Archive: August, 2012
Competing political narratives -- Mitt Romney and Paul Ryan want to destroy Medicare or save it from bankruptcy -- were pitched by Congressional candidates in Philly Monday.
The Philadelphia Police Department is working block-by-block to reclaim Kensington from drug dealers.
The city continues its crack-down on ATVs while some of the riders complain that their bikes were seized from garages while not in use.
A Common Pleas Court judge decides that a former Philadelphia Police detective's alleged theft of overtime pay is not relevant as he testifies in a murder trial.
The department of licenses and inspections today launched a new website, which features an interactive map, where users can search properties to find a wide range of data, including licenses, permits or violations.
Check out the press release about the site here:
DEPARTMENT OF LICENSES AND INSPECTIONS AND THE OFFICE OF INFORMATION TECHNOLOGY LAUNCH REDESIGNED L&I WEBSITE
Departmental Information Now Available for Public Review and Use
Philadelphia, August 13, 2012 – The City of Philadelphia’s Department of Licenses and Inspections (L&I) and the Office of Information Technology (OIT) announce the launch of L&I’s fully redesigned website, www.phila.gov/LI . L&I is confident that the new website will strengthen its ongoing efforts to promote transparency, improve customer service, and further partner with the residents and businesses of Philadelphia to make our City an even better place to live, work, and play. With an easily-navigable interface designed to meet the needs of a diverse group of users, the new website represents a major achievement in the effort to improve government accessibility and accountability.
“Transparency, accountability, and excellent customer service for the people of Philadelphia: these are values that we at L&I are deeply and actively committed to. This new website is a shining example of that commitment and I proudly invite all Philadelphians to check it out for themselves,” said L&I Commissioner Carlton Williams. “We are excited to provide this tremendous resource, since it will further inform community members about our work in their neighborhoods, which n turn will help us do a better job.”
Inside look at a biker group trying to save dogs.
Non-profit group's effort to install trash cans in East Passyunk fails due to short dumping.
Clergy rally against Voter ID law.
Here's what will make news in Philly this week.
The city’s fiscal watchdog today delayed a vote on Mayor Nutter’s five-year-plan, after the administration provided the board with a list of cuts they would make to pay for a fire arbitration award currently under dispute.
Members of the Pennsylvania Intergovernmental Cooperation Authority had indicated their discomfort with approving Nutter’s original five-year-plan, which didn’t include any details on how the city would pay for retroactive raises and benefit increases in a recent fire arbitration award. The Nutter administration had originally not included the costs because they have appealed the award.
But today the administration gave PICA an addendum that listed a series of severe cuts they would make to pay for the award, which the city estimates will cost $200 million over five years. The cuts include eliminating positions in departments across the city, reducing hours at libraries and deactivating fire companies. Finance Director Rob Dubow said the city hopes to avoid making the cuts through a successful appeal.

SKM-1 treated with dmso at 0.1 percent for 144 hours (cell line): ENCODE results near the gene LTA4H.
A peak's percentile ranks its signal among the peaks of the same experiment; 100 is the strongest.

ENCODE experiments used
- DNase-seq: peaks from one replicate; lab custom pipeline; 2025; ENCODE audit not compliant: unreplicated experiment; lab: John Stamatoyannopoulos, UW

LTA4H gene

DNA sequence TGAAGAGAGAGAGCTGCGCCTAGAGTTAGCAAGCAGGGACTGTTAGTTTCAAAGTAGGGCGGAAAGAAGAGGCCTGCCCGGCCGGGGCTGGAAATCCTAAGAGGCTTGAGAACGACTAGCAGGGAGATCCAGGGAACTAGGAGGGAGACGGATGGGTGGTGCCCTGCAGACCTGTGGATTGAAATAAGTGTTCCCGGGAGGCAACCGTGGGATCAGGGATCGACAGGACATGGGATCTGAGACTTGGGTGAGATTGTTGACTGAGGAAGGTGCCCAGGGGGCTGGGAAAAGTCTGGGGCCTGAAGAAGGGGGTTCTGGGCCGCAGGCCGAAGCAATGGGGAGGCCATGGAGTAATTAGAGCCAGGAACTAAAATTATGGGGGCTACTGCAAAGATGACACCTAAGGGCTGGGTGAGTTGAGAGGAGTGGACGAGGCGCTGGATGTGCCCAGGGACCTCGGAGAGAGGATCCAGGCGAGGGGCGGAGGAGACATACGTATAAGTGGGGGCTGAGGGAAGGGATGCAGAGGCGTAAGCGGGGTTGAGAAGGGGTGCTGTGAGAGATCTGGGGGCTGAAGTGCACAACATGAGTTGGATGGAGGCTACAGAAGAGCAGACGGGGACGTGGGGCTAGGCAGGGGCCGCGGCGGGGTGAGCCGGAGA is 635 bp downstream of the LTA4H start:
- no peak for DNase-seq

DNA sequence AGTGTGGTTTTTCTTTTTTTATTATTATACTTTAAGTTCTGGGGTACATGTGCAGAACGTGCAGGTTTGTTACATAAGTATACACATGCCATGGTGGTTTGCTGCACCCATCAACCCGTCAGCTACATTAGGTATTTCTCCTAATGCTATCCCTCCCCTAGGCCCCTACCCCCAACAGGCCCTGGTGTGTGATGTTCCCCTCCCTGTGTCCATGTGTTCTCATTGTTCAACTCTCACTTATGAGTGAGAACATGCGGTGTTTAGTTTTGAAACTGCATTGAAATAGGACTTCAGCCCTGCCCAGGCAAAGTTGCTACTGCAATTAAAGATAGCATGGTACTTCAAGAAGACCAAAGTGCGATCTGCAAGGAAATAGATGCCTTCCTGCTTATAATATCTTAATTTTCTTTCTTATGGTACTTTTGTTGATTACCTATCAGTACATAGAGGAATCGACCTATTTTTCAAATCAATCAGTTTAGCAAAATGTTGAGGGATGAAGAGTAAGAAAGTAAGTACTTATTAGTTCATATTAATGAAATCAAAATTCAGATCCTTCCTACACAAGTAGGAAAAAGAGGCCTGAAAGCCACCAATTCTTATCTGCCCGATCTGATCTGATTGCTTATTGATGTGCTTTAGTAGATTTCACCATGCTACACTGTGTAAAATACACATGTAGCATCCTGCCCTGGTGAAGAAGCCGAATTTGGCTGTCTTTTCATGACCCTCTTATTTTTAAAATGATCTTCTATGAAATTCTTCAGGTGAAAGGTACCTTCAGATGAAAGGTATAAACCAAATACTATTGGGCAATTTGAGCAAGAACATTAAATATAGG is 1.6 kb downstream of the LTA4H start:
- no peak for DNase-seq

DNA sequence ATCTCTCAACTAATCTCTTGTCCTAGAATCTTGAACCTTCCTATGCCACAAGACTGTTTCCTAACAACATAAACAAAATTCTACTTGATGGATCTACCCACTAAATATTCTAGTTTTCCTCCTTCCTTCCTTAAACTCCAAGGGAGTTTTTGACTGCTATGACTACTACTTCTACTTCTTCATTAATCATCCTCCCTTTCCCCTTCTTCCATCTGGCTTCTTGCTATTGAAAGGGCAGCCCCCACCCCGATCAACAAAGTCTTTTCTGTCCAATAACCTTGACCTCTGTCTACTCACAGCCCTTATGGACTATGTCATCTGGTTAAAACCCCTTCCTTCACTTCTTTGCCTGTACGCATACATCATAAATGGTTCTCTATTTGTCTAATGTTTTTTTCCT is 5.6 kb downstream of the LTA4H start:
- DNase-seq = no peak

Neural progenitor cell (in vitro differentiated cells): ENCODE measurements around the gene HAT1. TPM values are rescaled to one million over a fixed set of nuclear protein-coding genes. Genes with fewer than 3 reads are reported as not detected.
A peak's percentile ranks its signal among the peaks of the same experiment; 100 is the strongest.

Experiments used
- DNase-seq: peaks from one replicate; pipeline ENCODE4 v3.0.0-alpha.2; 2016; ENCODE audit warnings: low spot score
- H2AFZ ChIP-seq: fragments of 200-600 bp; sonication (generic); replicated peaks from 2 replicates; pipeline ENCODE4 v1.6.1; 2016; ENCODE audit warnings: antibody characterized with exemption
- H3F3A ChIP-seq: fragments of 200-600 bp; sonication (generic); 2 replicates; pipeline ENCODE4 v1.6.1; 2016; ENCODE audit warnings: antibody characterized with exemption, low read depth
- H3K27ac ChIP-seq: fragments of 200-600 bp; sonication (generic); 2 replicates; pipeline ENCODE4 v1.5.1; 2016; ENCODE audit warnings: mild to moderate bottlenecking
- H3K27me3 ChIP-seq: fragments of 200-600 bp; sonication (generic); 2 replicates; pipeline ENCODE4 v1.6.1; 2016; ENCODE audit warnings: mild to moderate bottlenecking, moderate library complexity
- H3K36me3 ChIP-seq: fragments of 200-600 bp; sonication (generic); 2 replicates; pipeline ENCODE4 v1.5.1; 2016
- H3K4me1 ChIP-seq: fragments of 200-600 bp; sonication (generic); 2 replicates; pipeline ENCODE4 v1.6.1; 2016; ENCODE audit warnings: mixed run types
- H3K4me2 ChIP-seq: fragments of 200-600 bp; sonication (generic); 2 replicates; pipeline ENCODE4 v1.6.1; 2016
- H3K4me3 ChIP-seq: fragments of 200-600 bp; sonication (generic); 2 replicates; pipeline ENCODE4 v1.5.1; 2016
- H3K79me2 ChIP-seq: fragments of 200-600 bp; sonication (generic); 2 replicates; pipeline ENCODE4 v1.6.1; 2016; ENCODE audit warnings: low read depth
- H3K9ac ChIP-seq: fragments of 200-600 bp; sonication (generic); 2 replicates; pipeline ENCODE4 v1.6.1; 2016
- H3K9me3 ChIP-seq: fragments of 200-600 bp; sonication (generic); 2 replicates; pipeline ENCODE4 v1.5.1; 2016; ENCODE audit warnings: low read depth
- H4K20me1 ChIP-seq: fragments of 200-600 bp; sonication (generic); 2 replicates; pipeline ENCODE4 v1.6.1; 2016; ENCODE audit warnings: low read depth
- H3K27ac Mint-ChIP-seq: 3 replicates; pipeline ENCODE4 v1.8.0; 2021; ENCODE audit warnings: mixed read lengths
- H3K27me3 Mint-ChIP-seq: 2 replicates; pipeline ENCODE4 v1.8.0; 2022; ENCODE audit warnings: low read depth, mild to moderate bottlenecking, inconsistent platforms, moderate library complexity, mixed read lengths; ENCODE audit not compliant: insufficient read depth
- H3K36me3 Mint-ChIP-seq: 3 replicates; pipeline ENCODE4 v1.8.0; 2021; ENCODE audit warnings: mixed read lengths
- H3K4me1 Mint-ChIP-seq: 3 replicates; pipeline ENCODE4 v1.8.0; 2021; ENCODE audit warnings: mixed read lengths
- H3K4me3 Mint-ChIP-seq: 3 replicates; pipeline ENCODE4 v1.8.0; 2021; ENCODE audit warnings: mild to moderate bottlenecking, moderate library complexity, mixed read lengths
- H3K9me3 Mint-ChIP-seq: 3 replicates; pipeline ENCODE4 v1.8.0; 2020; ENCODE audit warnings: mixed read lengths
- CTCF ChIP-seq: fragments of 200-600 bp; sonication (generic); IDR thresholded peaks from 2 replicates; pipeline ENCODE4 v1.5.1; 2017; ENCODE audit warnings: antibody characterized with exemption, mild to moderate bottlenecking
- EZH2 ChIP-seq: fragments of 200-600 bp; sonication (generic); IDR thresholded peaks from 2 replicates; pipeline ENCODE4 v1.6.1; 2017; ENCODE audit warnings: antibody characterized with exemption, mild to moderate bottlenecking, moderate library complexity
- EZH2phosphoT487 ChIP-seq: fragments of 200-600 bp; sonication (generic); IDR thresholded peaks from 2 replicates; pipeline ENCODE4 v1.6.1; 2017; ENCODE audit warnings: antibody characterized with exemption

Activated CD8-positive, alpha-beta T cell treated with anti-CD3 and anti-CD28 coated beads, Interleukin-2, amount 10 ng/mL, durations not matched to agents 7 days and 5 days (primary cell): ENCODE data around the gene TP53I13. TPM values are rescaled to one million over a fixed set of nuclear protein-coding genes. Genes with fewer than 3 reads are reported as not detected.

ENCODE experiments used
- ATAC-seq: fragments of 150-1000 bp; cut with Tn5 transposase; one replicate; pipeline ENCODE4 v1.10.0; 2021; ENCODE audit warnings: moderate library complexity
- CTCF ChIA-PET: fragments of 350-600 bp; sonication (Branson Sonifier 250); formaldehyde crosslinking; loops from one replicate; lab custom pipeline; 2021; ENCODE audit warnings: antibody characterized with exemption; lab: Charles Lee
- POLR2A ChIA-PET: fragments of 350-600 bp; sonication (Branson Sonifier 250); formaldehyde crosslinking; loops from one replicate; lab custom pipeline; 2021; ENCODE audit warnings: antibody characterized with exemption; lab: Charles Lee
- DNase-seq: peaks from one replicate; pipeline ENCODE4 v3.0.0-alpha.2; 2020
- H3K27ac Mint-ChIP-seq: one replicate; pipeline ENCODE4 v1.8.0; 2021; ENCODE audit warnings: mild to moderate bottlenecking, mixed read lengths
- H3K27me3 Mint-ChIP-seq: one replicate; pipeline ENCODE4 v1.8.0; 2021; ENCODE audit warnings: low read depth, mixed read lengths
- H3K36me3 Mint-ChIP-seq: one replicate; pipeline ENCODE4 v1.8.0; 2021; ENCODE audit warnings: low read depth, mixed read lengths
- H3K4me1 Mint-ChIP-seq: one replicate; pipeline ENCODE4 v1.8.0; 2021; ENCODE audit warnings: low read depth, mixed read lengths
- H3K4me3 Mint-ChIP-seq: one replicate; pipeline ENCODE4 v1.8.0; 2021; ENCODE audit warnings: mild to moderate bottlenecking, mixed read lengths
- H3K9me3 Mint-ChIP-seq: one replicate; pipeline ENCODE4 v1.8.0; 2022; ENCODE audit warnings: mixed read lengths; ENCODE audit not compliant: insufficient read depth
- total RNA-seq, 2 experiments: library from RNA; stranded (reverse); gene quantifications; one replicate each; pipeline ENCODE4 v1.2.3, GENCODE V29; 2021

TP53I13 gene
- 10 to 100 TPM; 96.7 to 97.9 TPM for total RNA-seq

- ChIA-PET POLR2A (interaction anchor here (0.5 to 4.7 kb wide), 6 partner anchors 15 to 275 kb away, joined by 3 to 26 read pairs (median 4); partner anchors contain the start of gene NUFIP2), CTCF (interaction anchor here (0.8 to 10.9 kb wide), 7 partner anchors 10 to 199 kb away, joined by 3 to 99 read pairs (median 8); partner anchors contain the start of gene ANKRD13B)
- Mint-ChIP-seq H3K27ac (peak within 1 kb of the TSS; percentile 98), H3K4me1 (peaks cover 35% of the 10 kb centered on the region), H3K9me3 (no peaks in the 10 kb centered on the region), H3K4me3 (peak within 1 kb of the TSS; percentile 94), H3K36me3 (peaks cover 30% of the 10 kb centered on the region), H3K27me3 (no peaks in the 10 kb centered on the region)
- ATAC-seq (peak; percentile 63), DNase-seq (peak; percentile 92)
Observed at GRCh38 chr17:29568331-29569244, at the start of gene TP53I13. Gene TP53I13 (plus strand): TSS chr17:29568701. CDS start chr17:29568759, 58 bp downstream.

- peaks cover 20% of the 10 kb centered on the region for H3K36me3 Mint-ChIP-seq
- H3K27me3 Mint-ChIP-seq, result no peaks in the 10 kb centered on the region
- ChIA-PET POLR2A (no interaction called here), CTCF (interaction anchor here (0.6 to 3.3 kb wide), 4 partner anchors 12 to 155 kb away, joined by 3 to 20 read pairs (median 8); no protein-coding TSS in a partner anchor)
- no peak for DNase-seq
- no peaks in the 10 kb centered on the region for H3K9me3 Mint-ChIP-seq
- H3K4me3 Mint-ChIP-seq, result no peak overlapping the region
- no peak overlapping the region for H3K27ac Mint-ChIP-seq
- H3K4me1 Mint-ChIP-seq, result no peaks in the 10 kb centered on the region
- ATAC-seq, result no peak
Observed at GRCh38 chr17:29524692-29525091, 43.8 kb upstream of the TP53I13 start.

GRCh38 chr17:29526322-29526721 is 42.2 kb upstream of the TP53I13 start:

PICA Board Chairman Sam Katz said the board needed to review the new materials and would vote before the end of the month.
Members of the fire union packed the typically quiet PICA meeting today, continuing their effort to lobby the city to accept the award.
City Councilman Bill Greenlee had hoped to beat New York City to the punch in getting a bill passed in Philadelphia that would require most city employers to provide paid sick leave.
But chances of that happening are unclear. Since six new members joined City Council this year, Greenlee has been working hard to garner support for the bill Mayor Nutter smacked down more than a year ago.
“Our target is to get this done in the fall. We certainly have not given-up,” said Greenlee, who along with City Council president Darrell Clarke introduced the bill in 2008. “The average person works 260 days and we’re saying they should have seven paid sick days off… I don’t see anything terribly wrong about that.”
Greenlee would need 12 votes to override Nutter’s veto. Nutter described the bill as “laudable,” but echoed the Chamber of Commerce, warning it would put thousands of jobs at risk and discourage businesses from coming to the city.
The bill required businesses with 11 or more workers would have to allow employees to earn up to seven sick days a year and companies with 10 or fewer workers would have to offer four sick days.
“Mom and pop” stores with five or fewer workers were excluded from the legislation after small-business owners complained it would be too costly for them.
Former U.S. Sen. Rick Santorum, a campaign surrogate for presumptive Republican presidential nominee Mitt Romney, just accused President Obama of an "absolute contempt for the law and the Constitution" for allowing the federal Health and Human Services Department to offer waivers to the 1996 welfare reform law.